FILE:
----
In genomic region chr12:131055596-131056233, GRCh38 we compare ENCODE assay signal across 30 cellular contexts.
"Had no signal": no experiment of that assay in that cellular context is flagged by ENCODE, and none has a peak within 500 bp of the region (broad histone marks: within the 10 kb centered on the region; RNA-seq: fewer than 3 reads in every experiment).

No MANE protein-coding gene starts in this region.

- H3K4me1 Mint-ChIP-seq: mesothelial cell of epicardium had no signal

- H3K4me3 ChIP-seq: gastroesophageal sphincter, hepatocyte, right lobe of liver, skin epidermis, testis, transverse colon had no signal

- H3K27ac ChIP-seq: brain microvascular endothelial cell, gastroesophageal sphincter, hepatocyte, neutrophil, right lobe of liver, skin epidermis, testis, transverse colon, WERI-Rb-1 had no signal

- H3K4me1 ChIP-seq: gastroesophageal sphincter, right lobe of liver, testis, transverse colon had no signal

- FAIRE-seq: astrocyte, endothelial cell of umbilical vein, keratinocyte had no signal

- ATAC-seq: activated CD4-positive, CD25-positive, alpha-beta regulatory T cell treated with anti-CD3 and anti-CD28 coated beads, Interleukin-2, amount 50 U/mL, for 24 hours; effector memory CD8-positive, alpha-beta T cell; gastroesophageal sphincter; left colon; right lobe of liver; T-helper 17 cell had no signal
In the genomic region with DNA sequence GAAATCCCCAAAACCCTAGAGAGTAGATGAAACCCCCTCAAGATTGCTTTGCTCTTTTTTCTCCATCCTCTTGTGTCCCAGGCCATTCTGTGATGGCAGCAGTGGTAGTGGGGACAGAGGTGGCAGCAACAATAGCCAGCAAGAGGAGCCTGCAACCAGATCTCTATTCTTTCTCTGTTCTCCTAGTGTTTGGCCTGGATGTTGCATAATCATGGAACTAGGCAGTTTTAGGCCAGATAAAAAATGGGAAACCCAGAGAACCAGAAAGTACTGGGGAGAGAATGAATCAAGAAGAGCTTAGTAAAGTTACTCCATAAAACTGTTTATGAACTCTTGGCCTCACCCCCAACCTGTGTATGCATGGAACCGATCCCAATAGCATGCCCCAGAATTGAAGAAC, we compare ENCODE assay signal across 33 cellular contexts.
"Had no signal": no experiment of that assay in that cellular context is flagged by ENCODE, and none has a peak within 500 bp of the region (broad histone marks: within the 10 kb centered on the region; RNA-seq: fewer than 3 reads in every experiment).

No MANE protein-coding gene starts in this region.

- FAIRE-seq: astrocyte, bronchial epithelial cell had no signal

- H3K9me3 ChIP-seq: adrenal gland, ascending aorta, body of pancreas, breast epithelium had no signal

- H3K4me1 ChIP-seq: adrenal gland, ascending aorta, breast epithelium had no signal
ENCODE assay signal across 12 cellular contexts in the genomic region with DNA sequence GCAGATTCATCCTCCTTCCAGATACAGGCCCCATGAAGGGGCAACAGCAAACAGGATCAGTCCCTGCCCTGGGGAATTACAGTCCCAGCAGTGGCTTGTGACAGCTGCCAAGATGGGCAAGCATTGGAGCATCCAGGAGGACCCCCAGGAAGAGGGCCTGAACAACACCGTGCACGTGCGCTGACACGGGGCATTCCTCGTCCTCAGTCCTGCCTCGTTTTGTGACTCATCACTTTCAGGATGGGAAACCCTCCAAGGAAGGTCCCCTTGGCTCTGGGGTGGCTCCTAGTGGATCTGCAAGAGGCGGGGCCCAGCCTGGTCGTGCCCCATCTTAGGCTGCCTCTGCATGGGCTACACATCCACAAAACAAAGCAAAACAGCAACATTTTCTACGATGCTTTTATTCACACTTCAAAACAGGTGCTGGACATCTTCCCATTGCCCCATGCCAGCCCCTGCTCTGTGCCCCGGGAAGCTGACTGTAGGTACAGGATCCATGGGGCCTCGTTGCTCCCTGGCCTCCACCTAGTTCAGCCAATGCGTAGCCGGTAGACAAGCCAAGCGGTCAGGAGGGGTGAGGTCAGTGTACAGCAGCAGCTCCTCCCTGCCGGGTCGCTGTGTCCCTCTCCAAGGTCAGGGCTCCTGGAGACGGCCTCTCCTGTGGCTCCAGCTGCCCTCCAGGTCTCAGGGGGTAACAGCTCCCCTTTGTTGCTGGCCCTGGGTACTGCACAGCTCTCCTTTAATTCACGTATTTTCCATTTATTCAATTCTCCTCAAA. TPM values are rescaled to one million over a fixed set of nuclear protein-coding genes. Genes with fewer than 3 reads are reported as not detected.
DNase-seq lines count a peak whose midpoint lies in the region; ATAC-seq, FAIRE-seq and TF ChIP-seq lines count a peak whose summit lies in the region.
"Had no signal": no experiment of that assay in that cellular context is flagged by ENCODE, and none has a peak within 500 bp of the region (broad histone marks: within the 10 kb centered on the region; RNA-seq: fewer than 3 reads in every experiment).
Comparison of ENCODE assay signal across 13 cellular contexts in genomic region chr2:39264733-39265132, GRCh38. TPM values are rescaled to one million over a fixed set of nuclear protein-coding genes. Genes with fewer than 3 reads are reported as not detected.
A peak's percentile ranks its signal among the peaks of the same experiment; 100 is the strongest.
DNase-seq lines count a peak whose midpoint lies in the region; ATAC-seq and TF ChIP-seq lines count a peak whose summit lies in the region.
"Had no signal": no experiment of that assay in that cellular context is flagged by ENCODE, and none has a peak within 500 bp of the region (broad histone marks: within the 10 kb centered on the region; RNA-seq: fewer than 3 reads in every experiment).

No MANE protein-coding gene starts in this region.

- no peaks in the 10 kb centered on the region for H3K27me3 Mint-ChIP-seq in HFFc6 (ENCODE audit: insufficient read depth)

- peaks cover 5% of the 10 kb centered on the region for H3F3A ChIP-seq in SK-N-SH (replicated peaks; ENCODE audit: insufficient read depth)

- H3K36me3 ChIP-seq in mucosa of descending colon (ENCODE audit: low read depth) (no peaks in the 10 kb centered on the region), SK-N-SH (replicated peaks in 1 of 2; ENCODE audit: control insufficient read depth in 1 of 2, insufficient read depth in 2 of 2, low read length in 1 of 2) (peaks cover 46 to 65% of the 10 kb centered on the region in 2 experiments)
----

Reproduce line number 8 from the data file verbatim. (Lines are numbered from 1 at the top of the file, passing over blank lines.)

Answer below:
- FAIRE-seq: astrocyte, endothelial cell of umbilical vein, keratinocyte had no signal